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Keystone Takes Home First Place at ACAMIS Mathematics Competition
Posted 06/01/2018 09:53AM


On May 19  and 20, a Keystone delegation of eight Grade 6-8 students competed in the ACAMIS (Association of China and Mongolia International Schools) Mathematics Competition held at the British School of Beijing. Divided into two teams and led by Mathematics teacher Prisana Heaton, our students competed against 21 teams from various international schools and worked together diligently to solve as many math problems as they could. 

 

Leading up to the ACAMIS event, the students prepared for the competition over the course of six consecutive weeks. “We had forty Grades 6 to 8 students try out and we could only choose 8 students. We chose the students based off of their performance in preliminary math relay trials held at Keystone,” said Ms. Heaton.

 

The Keystone ACAMIS competition delegation also participated in Ms. Heaton’s Mathematics KAP during which Grades 6 to 8 students meet to work on solving word problems, simple and complex mathematical equations, and hold serious discussions around math topics for several hours a week. One incentive for entering this year’s competition was for Keystone students to gain more exposure to word problems, and to practice solving them. 

 

“We don’t do enough word problems in class, and students definitely gained more exposure to that because of this competition. The kids are able to solve these seemingly unfamiliar problems outside of classroom and see how what they’ve learned in class can be applied to these real-world problems,” remarked Ms. Heaton.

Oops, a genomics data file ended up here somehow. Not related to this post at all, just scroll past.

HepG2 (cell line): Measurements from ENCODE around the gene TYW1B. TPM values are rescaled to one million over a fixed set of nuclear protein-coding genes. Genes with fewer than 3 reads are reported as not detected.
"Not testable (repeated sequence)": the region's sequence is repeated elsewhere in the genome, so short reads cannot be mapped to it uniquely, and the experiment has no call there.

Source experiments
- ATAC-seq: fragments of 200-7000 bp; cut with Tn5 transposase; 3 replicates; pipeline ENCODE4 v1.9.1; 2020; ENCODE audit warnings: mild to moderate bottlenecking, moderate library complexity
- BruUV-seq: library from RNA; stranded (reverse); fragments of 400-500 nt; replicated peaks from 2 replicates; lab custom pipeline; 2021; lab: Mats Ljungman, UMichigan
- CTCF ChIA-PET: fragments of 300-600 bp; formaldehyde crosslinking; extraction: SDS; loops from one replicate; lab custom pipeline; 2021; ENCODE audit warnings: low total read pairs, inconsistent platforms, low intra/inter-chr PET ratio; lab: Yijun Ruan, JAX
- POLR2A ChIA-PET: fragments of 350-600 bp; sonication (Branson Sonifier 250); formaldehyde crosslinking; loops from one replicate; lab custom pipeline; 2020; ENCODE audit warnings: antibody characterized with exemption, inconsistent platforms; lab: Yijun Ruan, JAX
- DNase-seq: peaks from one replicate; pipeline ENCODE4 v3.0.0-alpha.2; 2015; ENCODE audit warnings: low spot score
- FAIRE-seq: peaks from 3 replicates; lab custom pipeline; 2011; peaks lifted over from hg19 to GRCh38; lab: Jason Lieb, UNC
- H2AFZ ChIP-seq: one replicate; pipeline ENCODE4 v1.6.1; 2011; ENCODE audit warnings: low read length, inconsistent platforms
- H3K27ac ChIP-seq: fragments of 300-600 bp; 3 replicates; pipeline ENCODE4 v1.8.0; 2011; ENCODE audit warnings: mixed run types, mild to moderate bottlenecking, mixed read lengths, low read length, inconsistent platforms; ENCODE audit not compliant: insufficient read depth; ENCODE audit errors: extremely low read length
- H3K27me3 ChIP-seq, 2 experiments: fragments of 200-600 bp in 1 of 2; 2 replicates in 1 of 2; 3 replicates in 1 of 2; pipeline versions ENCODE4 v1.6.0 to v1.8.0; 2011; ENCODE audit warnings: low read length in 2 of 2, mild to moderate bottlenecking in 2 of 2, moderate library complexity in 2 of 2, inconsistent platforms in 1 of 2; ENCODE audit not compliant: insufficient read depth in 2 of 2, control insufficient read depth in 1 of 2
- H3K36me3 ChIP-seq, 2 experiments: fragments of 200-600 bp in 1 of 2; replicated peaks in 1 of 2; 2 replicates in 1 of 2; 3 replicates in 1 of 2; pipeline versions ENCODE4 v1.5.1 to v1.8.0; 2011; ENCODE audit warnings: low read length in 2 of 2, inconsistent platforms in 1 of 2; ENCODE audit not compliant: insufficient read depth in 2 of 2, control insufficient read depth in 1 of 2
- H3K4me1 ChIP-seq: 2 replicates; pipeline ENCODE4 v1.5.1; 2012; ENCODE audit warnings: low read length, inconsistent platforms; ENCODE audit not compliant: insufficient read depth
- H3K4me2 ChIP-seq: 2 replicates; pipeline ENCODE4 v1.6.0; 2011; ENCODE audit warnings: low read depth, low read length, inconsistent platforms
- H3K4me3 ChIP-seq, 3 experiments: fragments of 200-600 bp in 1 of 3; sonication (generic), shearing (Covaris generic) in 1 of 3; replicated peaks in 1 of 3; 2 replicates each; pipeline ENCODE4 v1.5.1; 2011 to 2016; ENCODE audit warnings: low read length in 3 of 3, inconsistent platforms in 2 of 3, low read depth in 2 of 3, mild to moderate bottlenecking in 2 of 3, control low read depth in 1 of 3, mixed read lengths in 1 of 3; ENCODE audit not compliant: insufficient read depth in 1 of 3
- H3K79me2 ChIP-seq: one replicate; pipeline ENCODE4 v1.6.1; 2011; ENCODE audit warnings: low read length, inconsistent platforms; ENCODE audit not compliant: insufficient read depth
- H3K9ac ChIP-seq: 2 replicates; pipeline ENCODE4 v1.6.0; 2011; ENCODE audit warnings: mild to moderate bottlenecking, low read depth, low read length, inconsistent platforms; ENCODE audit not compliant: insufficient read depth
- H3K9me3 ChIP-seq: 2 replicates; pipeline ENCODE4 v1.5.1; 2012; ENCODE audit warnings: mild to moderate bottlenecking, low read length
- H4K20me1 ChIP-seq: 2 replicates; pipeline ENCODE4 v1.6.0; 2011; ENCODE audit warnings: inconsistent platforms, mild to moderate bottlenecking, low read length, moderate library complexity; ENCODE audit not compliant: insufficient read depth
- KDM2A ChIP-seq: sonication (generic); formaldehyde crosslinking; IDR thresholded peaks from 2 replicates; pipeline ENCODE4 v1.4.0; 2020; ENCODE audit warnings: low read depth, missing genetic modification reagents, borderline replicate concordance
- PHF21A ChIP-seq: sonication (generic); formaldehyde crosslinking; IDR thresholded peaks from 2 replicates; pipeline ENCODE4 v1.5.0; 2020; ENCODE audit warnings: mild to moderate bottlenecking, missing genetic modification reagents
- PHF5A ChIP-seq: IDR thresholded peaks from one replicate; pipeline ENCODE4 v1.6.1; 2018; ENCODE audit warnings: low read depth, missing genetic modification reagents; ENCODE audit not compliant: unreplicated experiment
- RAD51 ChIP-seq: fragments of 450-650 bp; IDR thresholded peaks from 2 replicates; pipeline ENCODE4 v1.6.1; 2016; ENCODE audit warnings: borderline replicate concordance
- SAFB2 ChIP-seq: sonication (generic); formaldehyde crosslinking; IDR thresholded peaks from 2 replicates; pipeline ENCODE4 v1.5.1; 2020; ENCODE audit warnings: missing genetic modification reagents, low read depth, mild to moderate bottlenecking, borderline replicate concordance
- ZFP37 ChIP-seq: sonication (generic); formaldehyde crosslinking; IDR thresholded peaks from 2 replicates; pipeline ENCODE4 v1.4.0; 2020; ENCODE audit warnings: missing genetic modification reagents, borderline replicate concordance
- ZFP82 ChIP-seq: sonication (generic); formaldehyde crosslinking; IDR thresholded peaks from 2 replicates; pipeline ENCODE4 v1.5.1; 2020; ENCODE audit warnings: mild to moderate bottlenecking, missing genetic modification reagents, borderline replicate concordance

“Doing math problems in word form allows the students to think about the different elements and pieces. It’s almost like a puzzle. When a student is trying to solve word problems, there are so many elements to them and students must think about the process of solving the problem and decipher what the words mean, and really what the problem is asking. It’s not as straightforward as people think. Class work is straightforward, but word problems require of them to have extensive prior knowledge, a solid foundation, and possess a curious mind.”

 

Over the course of two days, the student delegation worked together seamlessly to solve as many math problems as they possibly could. There were a total of six rounds throughout the competition, with each round containing between twenty to twenty-five questions, and students were given only thirty minutes to answer each question. Divided into two teams, equally composed of students from Grades 6 to 8, the students received 1st and 5th place in the competition.

 

“I was very proud of the students. These were very long days and they were so determined. Our kids did not complain about the number of problems and they were very engaged throughout the whole competition. We had no idea what to expect as this was our first year participating in the competition. They persevered and showcased their strength and I am looking forward to entering the competition again next year!” said Ms. Heaton enthusiastically. 

The Keystone Magazine

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